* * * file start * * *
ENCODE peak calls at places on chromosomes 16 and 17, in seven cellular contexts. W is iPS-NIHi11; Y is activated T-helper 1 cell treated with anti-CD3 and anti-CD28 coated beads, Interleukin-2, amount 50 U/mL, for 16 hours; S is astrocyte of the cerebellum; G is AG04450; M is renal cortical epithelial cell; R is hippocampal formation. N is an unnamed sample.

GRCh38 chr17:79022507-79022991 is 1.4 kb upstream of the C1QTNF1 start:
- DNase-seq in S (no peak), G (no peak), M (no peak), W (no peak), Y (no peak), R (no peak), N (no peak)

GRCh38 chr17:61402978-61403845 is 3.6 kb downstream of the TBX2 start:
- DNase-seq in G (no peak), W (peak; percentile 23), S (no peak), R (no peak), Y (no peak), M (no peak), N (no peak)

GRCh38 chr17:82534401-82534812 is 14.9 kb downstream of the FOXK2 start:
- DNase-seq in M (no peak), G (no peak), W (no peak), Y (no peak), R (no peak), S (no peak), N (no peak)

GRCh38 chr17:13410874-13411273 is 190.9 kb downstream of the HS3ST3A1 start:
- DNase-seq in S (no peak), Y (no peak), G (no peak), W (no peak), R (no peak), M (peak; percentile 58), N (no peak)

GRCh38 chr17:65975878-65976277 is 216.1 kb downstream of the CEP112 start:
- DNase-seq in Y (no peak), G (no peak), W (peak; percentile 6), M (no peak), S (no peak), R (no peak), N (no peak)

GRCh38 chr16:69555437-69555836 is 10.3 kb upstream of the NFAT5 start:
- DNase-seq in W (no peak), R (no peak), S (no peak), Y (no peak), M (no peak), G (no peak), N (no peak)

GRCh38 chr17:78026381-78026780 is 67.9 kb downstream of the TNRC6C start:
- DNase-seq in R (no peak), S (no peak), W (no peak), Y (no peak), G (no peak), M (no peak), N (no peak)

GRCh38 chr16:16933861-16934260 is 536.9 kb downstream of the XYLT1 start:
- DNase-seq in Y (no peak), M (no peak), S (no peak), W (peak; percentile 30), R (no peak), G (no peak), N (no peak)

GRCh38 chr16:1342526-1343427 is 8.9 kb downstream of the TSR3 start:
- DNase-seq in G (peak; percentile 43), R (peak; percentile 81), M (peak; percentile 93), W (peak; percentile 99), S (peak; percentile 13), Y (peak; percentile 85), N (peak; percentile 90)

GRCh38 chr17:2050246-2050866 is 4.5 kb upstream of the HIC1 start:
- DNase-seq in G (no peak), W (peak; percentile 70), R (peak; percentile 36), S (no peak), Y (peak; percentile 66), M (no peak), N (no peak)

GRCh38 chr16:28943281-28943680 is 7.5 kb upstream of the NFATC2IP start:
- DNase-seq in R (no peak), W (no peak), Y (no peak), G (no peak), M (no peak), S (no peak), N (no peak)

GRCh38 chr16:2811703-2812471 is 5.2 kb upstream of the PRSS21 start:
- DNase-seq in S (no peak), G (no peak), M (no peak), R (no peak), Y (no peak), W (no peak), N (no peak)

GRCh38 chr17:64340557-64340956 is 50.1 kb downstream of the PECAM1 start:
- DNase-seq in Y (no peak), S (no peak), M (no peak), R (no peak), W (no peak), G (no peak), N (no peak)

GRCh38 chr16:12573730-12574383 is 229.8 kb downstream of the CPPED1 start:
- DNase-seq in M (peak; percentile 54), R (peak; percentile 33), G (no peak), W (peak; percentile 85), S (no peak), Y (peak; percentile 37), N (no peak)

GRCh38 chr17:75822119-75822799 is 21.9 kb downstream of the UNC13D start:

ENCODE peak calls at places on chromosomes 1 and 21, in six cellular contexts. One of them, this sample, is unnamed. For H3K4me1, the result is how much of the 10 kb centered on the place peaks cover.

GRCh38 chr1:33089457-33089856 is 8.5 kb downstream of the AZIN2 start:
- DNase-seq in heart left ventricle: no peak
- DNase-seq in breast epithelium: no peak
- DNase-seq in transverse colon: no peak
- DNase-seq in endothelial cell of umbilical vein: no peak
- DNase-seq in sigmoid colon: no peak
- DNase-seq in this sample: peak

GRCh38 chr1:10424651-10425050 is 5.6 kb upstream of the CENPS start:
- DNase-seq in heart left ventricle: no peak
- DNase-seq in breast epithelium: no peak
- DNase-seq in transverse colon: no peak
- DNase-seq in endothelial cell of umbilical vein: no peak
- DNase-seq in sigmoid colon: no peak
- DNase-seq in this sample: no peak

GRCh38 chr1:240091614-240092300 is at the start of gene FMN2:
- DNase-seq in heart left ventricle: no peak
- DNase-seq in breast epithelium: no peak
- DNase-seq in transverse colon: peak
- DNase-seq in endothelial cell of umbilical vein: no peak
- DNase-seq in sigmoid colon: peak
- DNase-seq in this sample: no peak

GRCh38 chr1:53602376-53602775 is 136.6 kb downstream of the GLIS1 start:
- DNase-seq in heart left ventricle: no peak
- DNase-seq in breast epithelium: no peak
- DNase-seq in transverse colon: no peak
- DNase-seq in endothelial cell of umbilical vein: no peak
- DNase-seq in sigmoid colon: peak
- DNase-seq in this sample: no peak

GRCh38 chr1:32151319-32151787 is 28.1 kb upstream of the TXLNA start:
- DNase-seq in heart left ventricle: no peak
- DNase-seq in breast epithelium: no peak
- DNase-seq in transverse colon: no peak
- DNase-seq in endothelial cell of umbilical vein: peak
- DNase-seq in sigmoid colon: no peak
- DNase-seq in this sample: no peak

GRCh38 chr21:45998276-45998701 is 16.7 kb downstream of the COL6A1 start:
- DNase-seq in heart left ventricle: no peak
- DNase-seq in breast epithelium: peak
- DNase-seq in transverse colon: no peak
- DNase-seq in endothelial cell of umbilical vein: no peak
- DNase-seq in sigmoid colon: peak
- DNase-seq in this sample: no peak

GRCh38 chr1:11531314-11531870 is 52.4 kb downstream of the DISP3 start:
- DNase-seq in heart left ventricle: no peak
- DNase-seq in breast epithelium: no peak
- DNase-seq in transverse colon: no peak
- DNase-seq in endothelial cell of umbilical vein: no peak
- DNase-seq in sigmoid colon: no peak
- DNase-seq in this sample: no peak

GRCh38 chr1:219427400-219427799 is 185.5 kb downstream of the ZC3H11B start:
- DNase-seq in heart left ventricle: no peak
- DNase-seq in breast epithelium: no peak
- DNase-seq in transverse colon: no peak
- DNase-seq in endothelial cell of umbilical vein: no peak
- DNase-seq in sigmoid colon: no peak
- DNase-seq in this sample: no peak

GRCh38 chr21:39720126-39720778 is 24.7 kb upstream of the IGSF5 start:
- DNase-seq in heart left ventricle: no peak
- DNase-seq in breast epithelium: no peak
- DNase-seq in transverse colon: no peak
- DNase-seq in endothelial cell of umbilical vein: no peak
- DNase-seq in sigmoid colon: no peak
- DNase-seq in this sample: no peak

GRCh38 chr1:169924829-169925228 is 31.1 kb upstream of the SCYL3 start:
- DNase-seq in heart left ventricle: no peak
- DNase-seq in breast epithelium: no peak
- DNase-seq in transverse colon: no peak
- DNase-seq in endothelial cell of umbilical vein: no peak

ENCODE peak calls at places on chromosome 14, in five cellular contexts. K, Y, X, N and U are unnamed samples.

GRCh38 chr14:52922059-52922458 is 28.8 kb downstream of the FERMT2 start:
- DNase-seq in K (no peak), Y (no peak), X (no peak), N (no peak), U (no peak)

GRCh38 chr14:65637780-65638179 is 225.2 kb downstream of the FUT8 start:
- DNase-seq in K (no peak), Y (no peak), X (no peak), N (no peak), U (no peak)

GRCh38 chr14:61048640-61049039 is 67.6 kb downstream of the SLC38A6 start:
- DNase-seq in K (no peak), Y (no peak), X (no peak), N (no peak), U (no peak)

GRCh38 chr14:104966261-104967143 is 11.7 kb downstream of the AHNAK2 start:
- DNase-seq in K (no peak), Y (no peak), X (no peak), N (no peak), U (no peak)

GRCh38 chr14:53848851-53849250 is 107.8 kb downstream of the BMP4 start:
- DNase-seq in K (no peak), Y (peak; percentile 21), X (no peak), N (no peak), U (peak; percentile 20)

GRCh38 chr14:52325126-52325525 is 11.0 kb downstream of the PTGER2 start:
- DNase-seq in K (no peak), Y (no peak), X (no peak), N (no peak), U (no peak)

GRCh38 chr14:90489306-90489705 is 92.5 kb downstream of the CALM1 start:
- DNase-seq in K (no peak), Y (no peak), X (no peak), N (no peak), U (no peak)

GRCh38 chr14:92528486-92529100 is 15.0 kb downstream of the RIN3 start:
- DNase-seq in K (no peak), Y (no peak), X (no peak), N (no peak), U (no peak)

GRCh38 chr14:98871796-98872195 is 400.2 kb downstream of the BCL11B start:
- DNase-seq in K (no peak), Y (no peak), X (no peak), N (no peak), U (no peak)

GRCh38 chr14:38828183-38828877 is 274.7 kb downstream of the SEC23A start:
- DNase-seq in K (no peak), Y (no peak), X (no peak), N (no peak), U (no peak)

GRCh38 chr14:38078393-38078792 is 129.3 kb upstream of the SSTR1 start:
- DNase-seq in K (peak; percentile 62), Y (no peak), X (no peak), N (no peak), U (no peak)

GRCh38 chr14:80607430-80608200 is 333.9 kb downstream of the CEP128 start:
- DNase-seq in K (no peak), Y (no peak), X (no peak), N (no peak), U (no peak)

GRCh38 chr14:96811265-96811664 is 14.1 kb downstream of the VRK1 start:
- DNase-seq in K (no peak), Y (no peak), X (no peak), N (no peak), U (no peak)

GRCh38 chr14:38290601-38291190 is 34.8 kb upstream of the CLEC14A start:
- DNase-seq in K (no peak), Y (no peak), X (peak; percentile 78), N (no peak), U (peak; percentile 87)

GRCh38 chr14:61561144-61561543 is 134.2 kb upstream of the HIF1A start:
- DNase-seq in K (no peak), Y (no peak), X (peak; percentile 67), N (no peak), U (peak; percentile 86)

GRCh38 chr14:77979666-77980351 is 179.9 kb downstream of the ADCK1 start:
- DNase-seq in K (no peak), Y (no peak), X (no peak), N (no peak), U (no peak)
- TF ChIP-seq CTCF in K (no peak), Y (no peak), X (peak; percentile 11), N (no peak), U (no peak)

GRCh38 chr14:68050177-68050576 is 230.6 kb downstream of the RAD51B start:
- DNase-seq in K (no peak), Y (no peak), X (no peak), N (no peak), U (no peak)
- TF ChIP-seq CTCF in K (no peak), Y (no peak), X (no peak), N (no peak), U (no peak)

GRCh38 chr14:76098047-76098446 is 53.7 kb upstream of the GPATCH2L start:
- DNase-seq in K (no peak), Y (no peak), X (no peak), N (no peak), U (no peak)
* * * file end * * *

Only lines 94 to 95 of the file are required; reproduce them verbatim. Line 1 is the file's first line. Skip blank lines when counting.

- DNase-seq in this sample: no peak

GRCh38 chr1:169924829-169925228 is 31.1 kb upstream of the SCYL3 start: